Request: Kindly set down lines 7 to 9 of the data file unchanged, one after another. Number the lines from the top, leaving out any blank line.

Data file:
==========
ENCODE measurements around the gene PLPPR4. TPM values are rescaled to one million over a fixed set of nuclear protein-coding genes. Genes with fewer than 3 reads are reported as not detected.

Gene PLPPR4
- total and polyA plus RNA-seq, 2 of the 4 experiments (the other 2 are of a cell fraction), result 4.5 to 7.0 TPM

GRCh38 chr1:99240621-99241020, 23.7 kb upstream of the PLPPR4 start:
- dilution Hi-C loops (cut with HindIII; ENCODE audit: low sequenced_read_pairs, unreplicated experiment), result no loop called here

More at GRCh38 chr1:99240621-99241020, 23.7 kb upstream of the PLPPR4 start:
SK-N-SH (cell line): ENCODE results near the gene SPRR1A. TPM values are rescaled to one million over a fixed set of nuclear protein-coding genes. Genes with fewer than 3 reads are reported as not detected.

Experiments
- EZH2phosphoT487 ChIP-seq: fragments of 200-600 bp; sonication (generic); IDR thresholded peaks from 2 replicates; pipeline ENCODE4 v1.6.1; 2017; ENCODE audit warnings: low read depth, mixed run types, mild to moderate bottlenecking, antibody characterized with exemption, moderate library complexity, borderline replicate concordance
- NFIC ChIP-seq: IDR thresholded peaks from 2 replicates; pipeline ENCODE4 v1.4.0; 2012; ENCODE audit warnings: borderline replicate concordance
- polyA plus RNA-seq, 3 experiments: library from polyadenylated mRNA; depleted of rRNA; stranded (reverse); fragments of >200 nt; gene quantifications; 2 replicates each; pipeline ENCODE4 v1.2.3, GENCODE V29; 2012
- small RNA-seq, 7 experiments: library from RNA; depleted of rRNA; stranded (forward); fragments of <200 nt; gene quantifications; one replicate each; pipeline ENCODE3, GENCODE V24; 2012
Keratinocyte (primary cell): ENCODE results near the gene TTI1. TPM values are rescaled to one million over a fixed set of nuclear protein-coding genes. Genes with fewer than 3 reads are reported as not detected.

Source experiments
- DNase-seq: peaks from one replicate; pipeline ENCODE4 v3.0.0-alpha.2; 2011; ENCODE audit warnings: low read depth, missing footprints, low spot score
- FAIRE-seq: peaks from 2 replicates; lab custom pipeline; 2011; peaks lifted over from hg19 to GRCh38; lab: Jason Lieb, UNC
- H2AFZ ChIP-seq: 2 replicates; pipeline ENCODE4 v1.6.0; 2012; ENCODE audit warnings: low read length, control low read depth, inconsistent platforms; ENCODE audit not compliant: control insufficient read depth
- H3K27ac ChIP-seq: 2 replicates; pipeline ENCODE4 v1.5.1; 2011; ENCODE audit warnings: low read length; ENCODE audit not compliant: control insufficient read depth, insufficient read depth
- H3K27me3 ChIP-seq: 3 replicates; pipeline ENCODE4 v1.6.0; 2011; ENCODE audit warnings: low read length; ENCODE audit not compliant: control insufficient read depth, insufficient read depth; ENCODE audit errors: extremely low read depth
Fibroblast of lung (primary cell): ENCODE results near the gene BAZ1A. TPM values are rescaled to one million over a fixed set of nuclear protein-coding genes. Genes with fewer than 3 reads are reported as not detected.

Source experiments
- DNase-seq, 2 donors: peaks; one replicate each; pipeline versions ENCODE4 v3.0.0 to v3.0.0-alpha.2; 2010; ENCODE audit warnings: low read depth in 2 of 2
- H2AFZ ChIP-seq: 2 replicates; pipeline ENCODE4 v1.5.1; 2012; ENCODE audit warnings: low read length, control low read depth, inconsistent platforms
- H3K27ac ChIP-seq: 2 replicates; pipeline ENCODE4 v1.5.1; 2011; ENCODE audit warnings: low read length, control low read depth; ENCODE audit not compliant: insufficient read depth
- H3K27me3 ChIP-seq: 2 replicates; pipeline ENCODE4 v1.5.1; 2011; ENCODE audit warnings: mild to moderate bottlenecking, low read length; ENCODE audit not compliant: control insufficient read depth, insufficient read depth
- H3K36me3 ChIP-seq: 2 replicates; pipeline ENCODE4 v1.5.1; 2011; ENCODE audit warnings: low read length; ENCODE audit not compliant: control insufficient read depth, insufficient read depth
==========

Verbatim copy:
SK-N-SH (cell line): ENCODE results near the gene SPRR1A. TPM values are rescaled to one million over a fixed set of nuclear protein-coding genes. Genes with fewer than 3 reads are reported as not detected.

Experiments
- EZH2phosphoT487 ChIP-seq: fragments of 200-600 bp; sonication (generic); IDR thresholded peaks from 2 replicates; pipeline ENCODE4 v1.6.1; 2017; ENCODE audit warnings: low read depth, mixed run types, mild to moderate bottlenecking, antibody characterized with exemption, moderate library complexity, borderline replicate concordance